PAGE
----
Amputee dad fulfils promise to ‘hold kids hands again’
JOHAAN Kaa is a father who keeps his promises.
Twelve months ago, the 55-year-old quadruple amputee vowed to his three young children that one day, he would hold their hands again.
The Alexandra Hills dad not only fulfilled his promise, but he also became first person in Australia to be fitted with a new myoelectric hand.
"I couldn't believe it, for it to fire up as soon as I put it on, it was surreal," Mr Kaa said.
"My wife wants me to help out with the dishes now."
In 2014, Mr Kaa lost his hands and feet after being struck with meningococcal septicaemia and told by doctors he wouldn't survive another 48 hours.
Mr Kaa set about proving them wrong and, determined to hold his wife Pip and his children Syra, 11, Staycee, 9, and Monique, 7, again, he started fundraising for a bionic hand.
The local community passed the hat around for Mr Kaa and after five years he was able to fund the prosthetic and once again walk with his children hand-in-hand to school.
Orthopaedic surgeon Nick Hartnell, from Bowral in NSW, fitted Mr Kaa with the Taska prosthesis, the first waterproof bionic hand in the world.
Developed by the New Zealand company and manufactured in Christchurch, Dr Hartnell said the technology works by "picking up the senses in the muscles".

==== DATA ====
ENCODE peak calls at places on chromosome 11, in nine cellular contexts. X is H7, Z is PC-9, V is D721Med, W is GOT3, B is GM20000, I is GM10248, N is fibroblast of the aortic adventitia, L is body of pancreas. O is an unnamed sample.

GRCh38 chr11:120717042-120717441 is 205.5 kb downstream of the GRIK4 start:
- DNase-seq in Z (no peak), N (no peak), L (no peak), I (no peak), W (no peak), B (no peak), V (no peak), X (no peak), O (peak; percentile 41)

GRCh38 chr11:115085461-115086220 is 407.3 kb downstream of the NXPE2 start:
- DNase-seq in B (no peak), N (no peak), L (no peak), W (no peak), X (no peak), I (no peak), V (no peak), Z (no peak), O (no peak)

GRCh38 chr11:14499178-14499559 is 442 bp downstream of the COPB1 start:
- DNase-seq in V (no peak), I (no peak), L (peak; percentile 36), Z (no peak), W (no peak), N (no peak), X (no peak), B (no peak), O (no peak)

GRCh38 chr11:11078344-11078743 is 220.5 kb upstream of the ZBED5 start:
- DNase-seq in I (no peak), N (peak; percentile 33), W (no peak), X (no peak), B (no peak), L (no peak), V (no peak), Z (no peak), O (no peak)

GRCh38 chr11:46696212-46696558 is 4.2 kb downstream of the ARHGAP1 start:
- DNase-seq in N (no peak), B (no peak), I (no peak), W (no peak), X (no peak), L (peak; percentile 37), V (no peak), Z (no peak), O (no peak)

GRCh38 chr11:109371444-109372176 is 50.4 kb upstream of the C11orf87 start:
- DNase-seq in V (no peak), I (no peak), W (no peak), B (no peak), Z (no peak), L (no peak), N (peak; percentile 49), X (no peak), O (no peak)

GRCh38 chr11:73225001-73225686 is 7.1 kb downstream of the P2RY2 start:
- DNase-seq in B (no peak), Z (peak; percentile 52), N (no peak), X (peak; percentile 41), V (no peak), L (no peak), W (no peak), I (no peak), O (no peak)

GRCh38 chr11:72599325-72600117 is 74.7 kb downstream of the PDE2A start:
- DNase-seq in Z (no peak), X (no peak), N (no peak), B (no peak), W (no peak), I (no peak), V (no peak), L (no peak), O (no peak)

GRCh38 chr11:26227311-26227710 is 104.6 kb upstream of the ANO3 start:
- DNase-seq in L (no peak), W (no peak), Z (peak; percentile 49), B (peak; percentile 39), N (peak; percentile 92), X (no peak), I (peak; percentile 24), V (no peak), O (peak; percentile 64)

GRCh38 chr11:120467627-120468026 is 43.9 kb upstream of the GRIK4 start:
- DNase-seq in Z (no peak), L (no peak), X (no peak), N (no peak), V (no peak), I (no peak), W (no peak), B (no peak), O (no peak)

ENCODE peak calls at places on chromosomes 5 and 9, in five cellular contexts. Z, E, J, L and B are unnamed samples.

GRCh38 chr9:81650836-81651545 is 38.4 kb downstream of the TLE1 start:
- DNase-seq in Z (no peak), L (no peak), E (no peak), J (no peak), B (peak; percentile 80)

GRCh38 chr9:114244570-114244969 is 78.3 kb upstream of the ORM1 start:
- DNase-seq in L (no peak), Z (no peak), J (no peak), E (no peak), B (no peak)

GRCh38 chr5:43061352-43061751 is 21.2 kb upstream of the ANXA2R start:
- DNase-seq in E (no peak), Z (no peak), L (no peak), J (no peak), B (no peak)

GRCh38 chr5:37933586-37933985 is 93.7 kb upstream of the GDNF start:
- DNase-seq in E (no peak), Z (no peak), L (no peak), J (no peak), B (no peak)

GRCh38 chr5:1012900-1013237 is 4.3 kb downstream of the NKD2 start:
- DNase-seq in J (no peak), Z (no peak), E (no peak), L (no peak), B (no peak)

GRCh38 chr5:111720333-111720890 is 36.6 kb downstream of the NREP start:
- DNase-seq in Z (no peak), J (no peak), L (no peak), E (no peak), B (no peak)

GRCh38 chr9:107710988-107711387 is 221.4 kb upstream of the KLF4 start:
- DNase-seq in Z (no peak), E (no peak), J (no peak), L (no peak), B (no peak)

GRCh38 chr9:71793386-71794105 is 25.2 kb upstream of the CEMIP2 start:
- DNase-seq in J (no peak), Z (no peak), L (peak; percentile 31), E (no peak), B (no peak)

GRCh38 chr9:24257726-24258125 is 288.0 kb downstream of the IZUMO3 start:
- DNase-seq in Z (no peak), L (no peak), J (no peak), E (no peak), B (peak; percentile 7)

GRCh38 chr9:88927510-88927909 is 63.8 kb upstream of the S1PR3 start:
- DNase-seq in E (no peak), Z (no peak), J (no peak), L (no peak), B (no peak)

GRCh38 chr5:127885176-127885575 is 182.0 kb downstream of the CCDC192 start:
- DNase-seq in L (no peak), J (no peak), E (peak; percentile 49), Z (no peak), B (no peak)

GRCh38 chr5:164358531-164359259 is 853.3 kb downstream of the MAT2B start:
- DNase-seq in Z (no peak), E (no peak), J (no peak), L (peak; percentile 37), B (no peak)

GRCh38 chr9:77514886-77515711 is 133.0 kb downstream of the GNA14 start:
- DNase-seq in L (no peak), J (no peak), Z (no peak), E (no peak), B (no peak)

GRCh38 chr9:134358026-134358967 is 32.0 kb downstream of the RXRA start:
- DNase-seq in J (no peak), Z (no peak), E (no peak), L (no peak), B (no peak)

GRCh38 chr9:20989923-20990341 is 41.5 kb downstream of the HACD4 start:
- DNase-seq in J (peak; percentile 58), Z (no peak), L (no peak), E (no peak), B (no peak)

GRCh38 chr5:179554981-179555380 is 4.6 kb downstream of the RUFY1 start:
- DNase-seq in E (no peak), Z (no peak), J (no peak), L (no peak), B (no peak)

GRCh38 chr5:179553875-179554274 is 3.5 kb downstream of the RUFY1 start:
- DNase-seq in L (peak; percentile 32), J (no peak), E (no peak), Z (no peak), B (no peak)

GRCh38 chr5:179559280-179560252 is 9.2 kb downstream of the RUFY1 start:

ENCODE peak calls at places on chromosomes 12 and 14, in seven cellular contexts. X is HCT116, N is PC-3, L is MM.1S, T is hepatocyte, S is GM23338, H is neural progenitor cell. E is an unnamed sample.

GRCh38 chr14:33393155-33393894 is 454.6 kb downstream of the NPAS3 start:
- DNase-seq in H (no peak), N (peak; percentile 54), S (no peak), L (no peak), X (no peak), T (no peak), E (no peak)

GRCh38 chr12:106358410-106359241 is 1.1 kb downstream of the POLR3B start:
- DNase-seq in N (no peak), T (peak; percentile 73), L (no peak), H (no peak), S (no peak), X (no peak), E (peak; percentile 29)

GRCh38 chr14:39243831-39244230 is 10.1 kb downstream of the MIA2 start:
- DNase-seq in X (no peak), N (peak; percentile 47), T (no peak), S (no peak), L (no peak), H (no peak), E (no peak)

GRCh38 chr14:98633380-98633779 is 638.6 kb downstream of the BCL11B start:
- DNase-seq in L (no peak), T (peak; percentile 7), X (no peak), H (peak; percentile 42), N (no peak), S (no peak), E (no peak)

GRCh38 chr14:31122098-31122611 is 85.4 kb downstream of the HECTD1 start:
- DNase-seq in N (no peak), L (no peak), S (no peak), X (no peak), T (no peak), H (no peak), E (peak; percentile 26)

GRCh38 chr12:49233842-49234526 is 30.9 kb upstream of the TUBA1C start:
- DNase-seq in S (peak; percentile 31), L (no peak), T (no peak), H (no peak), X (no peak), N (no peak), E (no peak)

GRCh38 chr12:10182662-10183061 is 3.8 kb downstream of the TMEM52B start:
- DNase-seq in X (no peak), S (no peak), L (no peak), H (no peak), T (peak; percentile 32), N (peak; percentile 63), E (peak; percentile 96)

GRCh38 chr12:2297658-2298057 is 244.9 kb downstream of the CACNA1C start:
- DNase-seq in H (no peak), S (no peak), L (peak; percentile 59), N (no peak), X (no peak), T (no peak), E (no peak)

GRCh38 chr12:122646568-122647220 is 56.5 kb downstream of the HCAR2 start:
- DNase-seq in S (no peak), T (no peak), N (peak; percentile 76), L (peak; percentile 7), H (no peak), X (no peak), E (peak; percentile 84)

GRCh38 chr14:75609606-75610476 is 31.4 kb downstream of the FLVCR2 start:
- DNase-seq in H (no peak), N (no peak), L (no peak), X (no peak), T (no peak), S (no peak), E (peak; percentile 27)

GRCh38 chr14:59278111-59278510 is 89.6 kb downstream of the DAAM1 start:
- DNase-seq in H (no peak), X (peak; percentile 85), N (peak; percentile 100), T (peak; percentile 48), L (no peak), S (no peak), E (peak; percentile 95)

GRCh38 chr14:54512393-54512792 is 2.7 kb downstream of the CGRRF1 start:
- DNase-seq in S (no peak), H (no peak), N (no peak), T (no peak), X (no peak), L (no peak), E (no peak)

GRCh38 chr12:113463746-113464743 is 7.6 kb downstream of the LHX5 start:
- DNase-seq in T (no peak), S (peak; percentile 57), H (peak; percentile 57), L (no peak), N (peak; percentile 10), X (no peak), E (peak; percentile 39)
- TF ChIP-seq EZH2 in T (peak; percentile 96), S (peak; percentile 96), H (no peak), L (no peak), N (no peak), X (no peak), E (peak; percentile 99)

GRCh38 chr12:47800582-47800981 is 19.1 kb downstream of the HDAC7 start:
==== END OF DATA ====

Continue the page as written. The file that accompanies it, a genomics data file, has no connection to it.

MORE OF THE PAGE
"So when Johaan thinks about opening his hands, the muscles will fire," he said.
Five more people in Australia have now been fitted with the hand and the technology has since hit the market in the United States and Germany.
Dr Hartnell said Taska's bionic technology was the closest replica of a natural hand on the market.
"It's robust, it's intuitive and waterproof," he said.
"You can use a drill and then you could hold an egg and make an omelette. At the moment there's nothing on the market that can beat it."
Back at his home in the Redlands, Mr Kaa said he was now trying to adjust to life with a right hand again.
"Being without hands for almost five years I'm still getting used to having one again," he said.
"In that respect there's lot to learn and unlearn. It's like being a child and learning how to drink out of a cup. But I know over time it's going to get easier."
His story, which this week featured on Channel 9's This Time Next Year, touched many hearts - as did Mr Kaa's fierce determination.
"If you don't like where you are in life, you have to change it," Mr Kaa said.
"There's no excuse. You can either curl up in a ball or get on with life."